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chronic pain and family

weepngwillo2wweepngwillo2 Posts: 20
edited 06/11/2012 - 8:58 AM in Chronic Pain
I know that the pain I deal with doesn't occur inside a bubble. My family gets to bear quite a large burden, both emotionally (like when they know I'm hurting but know they can't make it stop), and physically (like when they have to take more responsibility with the chores around the house). How have these things affected you and your family, and how have you addressed them? Have you found ways to stave off resentment, or ways that you communicated that helped them to understand better?


  • Chronic pain and family--that has been my biggest challenge, especially this time of the year. In fact, I actually saw a pain psychologist for a while to help me accept who I am and see that it isn't as bad on my family as I thought it was. So my first suggestion would be to find a good psychologist--mine was amazing. I had the notion in my thick head that psychologists were only for "crazy" people. I was so wrong!

    The first thing she taught me was to stop being so hard on myself. I was always putting myself down for the things I could no longer do, and felt so worthless. However, she helped me to see that I still have worth, and my family still needs me. Learning to cope and to channel the energy that I do have into productive areas has been very good.

    She also taught me that there are some chores around the house that are better left to someone else. I learned to stay away from the things that put me in bed. My family understands that I will do what I can without hurting myself, but that they have to step up and do the rest. It took some training, but they eventually "got it" and have learned that if they want me to be able to do anything with them, they need to help me. For example, washing dishes totally kills my neck and shoulders, but I can put things into the dishwasher. So I put everything into the dishwasher and the rest of the family knows that they need to wash the pans and things that don't go in. I am okay to load the dishwasher, but unloading it seems to bother me more, so that is someone else's job. Sweeping is bad for me, and it used to be that I would push myself and do it. Consequently, I was unable to do anything else. Now they know that they need to sweep and vacuum if they want me to be up with them. Otherwise, I end up laying down in my bedroom. Cleaning the bathtub is out, but wiping out the sink is okay, so we work as a team on the bathroom. I wipe down the toilet daily; the kids do a more thorough cleaning on the weekend. Anything that involves looking down and working with my arms for any period of time really bothers me and causes intense muscle spasming. So someone else peels potatoes and stuff like that, yet I am okay to cook them.

    The first part in accomplishing this stuff was coming to terms with my limitations. Once I did that, I have been able to adapt. My therapist helped me to see that although I am not the old Cindy, I am still the person that my family loves and needs. I used to be supermom--going to every activity, volunteering for many different service things, sewing prom dresses and halloween costumes, making beautifully decorated cakes, having their friends at our house all the time, etc. Now I focus on doing the very basic things, and that is okay too. We still have friends over--I just don't carpool them or do extravagant activities for them.

    You didn't say the age of your children, but they can learn from a young age to help out. They understand things much better than I gave my children credit for. Sometimes they balked at having to take their turn at cleaning, but that is normal with all children. Sometimes they do get on the life isn't fair kick. But I think my children have become much more responsible people because of our family challenges. My spine injury didn't just effect me, and the rest of the family had to learn to cope as much as I did. When I was able to sit and play a board game again, they were thrilled. Had they not helped me out, the board game would not have happened.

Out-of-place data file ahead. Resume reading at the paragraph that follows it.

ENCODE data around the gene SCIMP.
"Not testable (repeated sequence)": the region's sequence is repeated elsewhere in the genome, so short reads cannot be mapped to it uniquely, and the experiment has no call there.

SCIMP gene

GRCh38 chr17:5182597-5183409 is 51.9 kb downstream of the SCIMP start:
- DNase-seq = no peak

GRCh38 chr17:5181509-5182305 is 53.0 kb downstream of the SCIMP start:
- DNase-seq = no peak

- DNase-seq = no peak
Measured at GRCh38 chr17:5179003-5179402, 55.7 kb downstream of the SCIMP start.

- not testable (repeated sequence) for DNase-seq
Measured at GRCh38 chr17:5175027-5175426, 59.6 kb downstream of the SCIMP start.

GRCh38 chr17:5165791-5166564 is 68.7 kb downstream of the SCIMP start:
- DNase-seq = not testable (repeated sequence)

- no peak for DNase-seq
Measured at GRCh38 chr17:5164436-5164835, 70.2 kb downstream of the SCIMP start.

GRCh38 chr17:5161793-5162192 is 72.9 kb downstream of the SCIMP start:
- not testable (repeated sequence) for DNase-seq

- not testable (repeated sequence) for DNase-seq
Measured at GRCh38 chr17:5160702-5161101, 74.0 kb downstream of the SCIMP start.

Try to be aware of their feelings, but teach them that in order for mommy to be able to play (or watch a movie, etc), they need to help you. Show them that you will do what you can without hurting yourself. Don't just send them off to do their chores; do yours at the same time if possible. Everyone can do something, and together you can make it fun.

    Feel free to ask me anything else. I'm not a pro at this, but I have learned how to deal with it (at least most days).

    Surviving chronic pain one day at a time, praying for a reprieve because living another 40 years like this doesn't sound too fun!
  • I would venture a guess that could be part of my issue. I still insist on doing it all. I am way OCD about my house being neat and tidy and it's fair sized, however my son does clean up after himself so it isn't too bad. I vacumn everyday and would never be able to get in my bed unless it was made. I'm a nutcase. My horse must be groomed, fed, watered and cared for along with the rest of the rescue/farm animals and I also work 50 hours a week and cook a 4 course meal every night (that is my relaxation, I love to cook). Well, that and drinking... I know I drink wayyy too much - especially with the drugs. I have been putting off a liver test for years for that very reason. My liver was fine, but there were some blood abnormalities and my doc was on to me. He asked me if I was an alki and I said - oh No, not me - it goes down just fine... I also found that I have lupus (last friday) and have some kidney damage because of it. It probably won't stop me tho, I am miserable - but I feel that I just gotta get it done and work to that end. I have such a ridiculous sick drive to get it all done - I wish I didn't, I really do but I can't stop it. My son is great about helping out, but I want to be the one doing all the crap I guess. I don't think any of you should be down on yourselves when you can't do all the housework or chores, or whatever. I'm friggin nuts! I am pretty sure if I let myself relax a little, I'd probably need half the meds, but I just can't do it. I think I have given up so much already that is fun - how could I give up chores? Well, actually i enjoy doing those too - ya, I'm nuts... take care buddies!
  • My wife ends up with way more chores than should be hers, I do what I can, trying not to put myself in bed for days from pain. My youngest son, who just got married and had a baby boy this year has been our godsend. With just a call he comes to help out without complaint. He was never the one to jump in and help, and now he is there in a heartbeat. Plus I get the added plus of getting to see my little grandson(just over a month old). I feel guilty as hell at times, but I have had to realize that the body I live in will not allow me to do what I used to and do what I can to take some of the burden off of the family where I can, and realize that many places I just can't be the one to do a particular chore.